Sorry, folks, but the evidence is in and the truth isn’t pretty: few people seem to know or care about how their economies work; less still how easily they can be broken. The populace is desperately in need of such an education, and if the allure of matching comics to theory can help bridge the divide then let’s have more educational comics on the subject (I’m looking at you, Josh Elder). But such material must require transparency and honesty in analysis, lest we lose ourselves down the rabbit hole of blame-shaming and tangents.
Darryl Cunningham’s The Age of Selfishness: Ayn Rand, Mortality, and the Financial Crisis is a book of such tangents, abusing its opportunity to provide insight into events that helped give rise to one of the most devastating economic events in history. By doing so it becomes less an educational reference than illustrated agitprop, using the rallying power of cartoons to justify prejudice and speculative rationalization to areas badly in need of nuance. In short, it’s propaganda.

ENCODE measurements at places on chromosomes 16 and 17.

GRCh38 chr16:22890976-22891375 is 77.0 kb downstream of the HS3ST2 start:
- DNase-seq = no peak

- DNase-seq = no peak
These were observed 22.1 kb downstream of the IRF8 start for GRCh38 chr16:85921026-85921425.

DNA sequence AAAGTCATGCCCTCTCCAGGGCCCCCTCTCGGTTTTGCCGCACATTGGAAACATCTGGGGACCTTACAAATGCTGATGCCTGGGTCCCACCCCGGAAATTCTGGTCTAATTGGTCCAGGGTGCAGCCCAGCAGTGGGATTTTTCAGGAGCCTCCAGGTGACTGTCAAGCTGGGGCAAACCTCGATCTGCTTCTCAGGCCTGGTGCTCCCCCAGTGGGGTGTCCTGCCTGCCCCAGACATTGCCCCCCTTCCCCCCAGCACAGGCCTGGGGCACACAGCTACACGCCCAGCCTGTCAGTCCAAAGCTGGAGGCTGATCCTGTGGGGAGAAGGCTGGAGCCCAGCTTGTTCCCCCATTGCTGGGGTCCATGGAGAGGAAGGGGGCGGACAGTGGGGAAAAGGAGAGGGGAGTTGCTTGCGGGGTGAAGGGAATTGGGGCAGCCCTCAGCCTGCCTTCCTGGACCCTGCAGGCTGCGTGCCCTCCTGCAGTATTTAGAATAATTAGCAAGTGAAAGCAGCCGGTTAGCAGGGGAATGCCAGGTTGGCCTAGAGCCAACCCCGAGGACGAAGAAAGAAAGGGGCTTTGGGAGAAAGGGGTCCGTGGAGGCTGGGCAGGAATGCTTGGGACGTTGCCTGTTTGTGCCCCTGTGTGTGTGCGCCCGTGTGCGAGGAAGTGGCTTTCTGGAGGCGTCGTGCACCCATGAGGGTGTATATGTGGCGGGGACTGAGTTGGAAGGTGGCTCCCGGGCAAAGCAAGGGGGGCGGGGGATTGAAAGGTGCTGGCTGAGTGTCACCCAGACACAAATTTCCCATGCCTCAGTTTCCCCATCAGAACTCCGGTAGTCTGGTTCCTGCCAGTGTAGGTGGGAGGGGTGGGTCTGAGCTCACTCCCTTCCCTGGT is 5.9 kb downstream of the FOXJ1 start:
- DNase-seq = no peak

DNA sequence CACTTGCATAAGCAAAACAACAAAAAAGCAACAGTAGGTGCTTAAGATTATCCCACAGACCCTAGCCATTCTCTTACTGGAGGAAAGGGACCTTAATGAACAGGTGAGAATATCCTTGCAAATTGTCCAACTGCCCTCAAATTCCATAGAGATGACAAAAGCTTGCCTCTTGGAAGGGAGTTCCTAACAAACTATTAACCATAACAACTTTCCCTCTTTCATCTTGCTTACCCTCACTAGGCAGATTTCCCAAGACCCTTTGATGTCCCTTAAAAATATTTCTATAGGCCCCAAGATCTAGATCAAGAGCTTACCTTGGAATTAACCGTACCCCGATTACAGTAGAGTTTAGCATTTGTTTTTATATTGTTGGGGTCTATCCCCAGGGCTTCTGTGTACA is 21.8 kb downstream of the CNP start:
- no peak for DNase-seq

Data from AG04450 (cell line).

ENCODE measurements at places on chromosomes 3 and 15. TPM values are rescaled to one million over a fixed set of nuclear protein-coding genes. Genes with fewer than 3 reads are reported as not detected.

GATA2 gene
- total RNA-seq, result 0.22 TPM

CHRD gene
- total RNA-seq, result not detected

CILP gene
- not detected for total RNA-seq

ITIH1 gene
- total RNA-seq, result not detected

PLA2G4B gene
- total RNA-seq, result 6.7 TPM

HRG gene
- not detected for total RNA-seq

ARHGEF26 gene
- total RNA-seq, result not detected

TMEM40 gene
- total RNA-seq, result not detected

It’s original title, Supercrash: How to Hijack the Global Economy, is no less provocative, yet it clearly lacked the hyperbolic finger-poking to attract the fury of Rand’s most reliable followers. There’s few groups more susceptible to the exploitative advertising opportunities of controversy than defensive Objectivists.
For the record, not that it should matter, I’m not that big on Rand, either politically or ideologically. Sure, I’ve enjoyed her fiction for what it is, and I’ve enjoyed her non-fiction essays for what they are, but neither to the point of adopting what are narrowly defined belief systems that are, as Cunningham attempts to show, incompatible with the world as it is. There’s a time for selfishness as there’s time for altruism, but there’s a difference